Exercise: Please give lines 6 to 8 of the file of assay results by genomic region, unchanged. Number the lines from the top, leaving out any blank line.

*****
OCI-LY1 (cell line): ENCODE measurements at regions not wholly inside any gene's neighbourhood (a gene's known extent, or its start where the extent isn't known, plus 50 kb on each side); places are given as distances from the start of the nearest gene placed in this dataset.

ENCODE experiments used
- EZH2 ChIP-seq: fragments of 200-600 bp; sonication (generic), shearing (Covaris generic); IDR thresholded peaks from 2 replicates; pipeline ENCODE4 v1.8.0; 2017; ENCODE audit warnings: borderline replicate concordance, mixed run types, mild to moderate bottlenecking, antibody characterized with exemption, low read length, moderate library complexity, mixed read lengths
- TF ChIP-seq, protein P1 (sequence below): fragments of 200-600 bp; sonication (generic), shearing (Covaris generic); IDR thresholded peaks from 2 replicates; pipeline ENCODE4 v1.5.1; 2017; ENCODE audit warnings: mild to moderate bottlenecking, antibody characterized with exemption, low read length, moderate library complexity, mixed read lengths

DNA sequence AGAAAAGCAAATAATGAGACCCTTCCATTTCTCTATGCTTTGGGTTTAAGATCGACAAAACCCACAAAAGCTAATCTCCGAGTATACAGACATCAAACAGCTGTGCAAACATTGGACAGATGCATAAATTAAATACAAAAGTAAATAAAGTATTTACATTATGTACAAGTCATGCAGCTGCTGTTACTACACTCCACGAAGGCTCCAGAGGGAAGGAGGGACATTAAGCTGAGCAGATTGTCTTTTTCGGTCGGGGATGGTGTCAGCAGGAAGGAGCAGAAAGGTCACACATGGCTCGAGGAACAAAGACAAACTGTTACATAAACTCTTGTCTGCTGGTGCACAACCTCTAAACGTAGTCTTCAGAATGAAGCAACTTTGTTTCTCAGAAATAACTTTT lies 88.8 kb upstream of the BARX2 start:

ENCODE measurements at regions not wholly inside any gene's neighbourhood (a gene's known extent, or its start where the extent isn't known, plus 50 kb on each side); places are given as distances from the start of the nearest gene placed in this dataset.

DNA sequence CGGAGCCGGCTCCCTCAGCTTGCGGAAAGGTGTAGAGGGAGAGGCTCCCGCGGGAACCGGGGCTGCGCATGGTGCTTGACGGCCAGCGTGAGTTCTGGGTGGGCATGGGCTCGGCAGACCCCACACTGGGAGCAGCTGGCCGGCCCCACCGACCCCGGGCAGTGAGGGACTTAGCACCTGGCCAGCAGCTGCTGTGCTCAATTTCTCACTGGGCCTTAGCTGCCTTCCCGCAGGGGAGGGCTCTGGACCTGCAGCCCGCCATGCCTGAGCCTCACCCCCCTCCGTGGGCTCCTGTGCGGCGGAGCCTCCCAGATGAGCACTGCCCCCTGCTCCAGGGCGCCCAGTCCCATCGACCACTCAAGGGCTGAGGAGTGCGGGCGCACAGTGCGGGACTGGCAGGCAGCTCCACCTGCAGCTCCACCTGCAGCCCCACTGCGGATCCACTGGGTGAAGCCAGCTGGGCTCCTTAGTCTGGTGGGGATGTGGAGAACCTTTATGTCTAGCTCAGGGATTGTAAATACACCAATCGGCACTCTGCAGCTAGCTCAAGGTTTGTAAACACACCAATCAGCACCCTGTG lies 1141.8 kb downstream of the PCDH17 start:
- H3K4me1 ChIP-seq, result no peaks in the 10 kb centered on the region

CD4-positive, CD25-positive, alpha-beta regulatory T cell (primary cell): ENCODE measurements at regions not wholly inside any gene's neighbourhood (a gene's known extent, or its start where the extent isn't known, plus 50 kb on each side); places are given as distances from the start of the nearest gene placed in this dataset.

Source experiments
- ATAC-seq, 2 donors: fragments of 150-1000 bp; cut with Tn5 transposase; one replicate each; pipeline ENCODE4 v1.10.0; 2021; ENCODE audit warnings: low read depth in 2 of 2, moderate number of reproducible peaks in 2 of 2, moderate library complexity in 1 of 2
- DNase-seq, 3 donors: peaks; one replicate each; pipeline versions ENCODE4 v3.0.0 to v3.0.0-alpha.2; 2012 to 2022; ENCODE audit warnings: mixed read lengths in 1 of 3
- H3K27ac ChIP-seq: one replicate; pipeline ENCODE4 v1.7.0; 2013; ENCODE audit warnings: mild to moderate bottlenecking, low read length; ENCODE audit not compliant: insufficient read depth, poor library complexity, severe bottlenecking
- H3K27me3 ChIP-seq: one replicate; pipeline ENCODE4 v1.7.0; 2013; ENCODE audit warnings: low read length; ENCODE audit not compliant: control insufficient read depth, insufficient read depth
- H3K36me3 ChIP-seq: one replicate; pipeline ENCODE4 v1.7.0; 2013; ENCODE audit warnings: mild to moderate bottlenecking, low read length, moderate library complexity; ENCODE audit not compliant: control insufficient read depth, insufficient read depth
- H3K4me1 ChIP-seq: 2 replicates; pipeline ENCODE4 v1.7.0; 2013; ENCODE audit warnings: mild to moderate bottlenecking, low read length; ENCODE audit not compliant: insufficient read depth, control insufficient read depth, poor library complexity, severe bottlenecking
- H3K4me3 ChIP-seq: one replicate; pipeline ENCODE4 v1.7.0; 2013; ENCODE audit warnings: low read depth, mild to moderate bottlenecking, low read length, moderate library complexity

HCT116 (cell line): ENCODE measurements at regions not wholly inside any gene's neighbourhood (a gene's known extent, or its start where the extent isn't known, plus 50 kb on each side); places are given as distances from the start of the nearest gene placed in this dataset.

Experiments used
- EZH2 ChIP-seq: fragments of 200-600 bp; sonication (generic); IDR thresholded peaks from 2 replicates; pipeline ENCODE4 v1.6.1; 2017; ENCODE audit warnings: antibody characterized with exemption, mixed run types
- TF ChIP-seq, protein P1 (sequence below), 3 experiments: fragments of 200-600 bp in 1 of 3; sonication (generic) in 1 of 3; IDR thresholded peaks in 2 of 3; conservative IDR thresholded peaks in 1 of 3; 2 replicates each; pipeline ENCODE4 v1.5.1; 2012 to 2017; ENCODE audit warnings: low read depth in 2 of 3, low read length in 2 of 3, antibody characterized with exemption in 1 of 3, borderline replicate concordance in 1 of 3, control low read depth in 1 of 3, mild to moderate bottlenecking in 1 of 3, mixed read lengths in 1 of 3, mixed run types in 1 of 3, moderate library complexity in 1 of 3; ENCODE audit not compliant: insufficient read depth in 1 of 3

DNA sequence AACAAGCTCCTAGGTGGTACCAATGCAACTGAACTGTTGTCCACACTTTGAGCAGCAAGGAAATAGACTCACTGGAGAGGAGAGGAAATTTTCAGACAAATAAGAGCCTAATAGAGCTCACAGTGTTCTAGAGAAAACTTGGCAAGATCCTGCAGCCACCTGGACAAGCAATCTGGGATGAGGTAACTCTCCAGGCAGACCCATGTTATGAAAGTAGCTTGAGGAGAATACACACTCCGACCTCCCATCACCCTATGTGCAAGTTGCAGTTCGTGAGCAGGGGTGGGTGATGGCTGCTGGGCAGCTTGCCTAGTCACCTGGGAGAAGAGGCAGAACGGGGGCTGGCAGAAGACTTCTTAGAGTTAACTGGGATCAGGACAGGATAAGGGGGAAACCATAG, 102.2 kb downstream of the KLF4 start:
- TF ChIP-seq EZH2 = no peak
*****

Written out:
ENCODE measurements at regions not wholly inside any gene's neighbourhood (a gene's known extent, or its start where the extent isn't known, plus 50 kb on each side); places are given as distances from the start of the nearest gene placed in this dataset.

DNA sequence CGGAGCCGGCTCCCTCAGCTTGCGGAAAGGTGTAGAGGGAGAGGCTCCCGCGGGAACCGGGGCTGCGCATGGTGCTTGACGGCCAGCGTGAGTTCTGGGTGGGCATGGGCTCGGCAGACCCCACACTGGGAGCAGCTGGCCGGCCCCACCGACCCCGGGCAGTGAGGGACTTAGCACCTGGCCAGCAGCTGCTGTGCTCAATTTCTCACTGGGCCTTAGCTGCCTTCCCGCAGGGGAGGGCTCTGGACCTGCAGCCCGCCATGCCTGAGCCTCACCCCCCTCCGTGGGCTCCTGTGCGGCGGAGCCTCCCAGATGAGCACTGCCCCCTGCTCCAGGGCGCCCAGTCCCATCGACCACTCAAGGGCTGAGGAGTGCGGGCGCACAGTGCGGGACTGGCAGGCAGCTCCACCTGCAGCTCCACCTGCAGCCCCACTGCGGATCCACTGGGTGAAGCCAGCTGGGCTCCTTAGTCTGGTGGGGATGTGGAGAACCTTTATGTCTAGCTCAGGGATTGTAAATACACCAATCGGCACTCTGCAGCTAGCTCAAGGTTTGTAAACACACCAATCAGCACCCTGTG lies 1141.8 kb downstream of the PCDH17 start:
- H3K4me1 ChIP-seq, result no peaks in the 10 kb centered on the region